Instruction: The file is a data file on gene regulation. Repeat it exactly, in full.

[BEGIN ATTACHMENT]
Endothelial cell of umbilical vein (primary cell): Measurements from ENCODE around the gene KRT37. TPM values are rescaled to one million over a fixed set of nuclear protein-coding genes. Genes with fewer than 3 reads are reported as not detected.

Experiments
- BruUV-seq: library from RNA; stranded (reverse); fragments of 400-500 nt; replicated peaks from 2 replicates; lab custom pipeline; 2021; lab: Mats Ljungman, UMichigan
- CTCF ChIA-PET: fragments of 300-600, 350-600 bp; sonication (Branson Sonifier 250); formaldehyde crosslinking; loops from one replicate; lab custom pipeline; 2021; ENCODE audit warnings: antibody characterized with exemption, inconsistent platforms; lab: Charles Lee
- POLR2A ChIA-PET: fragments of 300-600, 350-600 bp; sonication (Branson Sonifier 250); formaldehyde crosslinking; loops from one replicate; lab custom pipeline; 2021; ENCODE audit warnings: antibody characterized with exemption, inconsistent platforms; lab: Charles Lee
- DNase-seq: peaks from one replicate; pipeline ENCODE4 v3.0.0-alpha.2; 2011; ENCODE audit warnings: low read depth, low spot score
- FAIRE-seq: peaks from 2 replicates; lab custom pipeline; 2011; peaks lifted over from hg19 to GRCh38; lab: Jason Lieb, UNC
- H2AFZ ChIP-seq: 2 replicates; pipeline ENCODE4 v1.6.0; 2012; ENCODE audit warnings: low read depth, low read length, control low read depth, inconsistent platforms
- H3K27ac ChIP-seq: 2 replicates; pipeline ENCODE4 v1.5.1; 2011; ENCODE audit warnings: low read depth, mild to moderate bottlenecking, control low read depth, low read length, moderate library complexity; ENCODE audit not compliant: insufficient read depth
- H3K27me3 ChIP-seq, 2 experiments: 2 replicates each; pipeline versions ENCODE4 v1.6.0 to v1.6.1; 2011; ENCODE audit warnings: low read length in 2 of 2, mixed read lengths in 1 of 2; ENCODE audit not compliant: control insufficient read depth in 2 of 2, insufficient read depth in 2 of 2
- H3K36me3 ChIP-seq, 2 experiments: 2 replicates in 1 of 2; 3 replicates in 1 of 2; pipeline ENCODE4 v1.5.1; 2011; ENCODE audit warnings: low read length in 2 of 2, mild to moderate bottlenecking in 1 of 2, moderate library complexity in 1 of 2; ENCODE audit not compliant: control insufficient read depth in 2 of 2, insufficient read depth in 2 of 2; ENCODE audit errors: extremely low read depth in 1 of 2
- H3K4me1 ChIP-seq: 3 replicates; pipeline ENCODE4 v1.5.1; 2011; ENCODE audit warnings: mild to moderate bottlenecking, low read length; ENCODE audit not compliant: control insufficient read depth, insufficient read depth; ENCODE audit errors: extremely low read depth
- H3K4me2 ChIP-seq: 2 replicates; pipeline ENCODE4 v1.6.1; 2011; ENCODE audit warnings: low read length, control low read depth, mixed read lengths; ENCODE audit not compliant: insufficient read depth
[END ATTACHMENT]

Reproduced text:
Endothelial cell of umbilical vein (primary cell): Measurements from ENCODE around the gene KRT37. TPM values are rescaled to one million over a fixed set of nuclear protein-coding genes. Genes with fewer than 3 reads are reported as not detected.

Experiments
- BruUV-seq: library from RNA; stranded (reverse); fragments of 400-500 nt; replicated peaks from 2 replicates; lab custom pipeline; 2021; lab: Mats Ljungman, UMichigan
- CTCF ChIA-PET: fragments of 300-600, 350-600 bp; sonication (Branson Sonifier 250); formaldehyde crosslinking; loops from one replicate; lab custom pipeline; 2021; ENCODE audit warnings: antibody characterized with exemption, inconsistent platforms; lab: Charles Lee
- POLR2A ChIA-PET: fragments of 300-600, 350-600 bp; sonication (Branson Sonifier 250); formaldehyde crosslinking; loops from one replicate; lab custom pipeline; 2021; ENCODE audit warnings: antibody characterized with exemption, inconsistent platforms; lab: Charles Lee
- DNase-seq: peaks from one replicate; pipeline ENCODE4 v3.0.0-alpha.2; 2011; ENCODE audit warnings: low read depth, low spot score
- FAIRE-seq: peaks from 2 replicates; lab custom pipeline; 2011; peaks lifted over from hg19 to GRCh38; lab: Jason Lieb, UNC
- H2AFZ ChIP-seq: 2 replicates; pipeline ENCODE4 v1.6.0; 2012; ENCODE audit warnings: low read depth, low read length, control low read depth, inconsistent platforms
- H3K27ac ChIP-seq: 2 replicates; pipeline ENCODE4 v1.5.1; 2011; ENCODE audit warnings: low read depth, mild to moderate bottlenecking, control low read depth, low read length, moderate library complexity; ENCODE audit not compliant: insufficient read depth
- H3K27me3 ChIP-seq, 2 experiments: 2 replicates each; pipeline versions ENCODE4 v1.6.0 to v1.6.1; 2011; ENCODE audit warnings: low read length in 2 of 2, mixed read lengths in 1 of 2; ENCODE audit not compliant: control insufficient read depth in 2 of 2, insufficient read depth in 2 of 2
- H3K36me3 ChIP-seq, 2 experiments: 2 replicates in 1 of 2; 3 replicates in 1 of 2; pipeline ENCODE4 v1.5.1; 2011; ENCODE audit warnings: low read length in 2 of 2, mild to moderate bottlenecking in 1 of 2, moderate library complexity in 1 of 2; ENCODE audit not compliant: control insufficient read depth in 2 of 2, insufficient read depth in 2 of 2; ENCODE audit errors: extremely low read depth in 1 of 2
- H3K4me1 ChIP-seq: 3 replicates; pipeline ENCODE4 v1.5.1; 2011; ENCODE audit warnings: mild to moderate bottlenecking, low read length; ENCODE audit not compliant: control insufficient read depth, insufficient read depth; ENCODE audit errors: extremely low read depth
- H3K4me2 ChIP-seq: 2 replicates; pipeline ENCODE4 v1.6.1; 2011; ENCODE audit warnings: low read length, control low read depth, mixed read lengths; ENCODE audit not compliant: insufficient read depth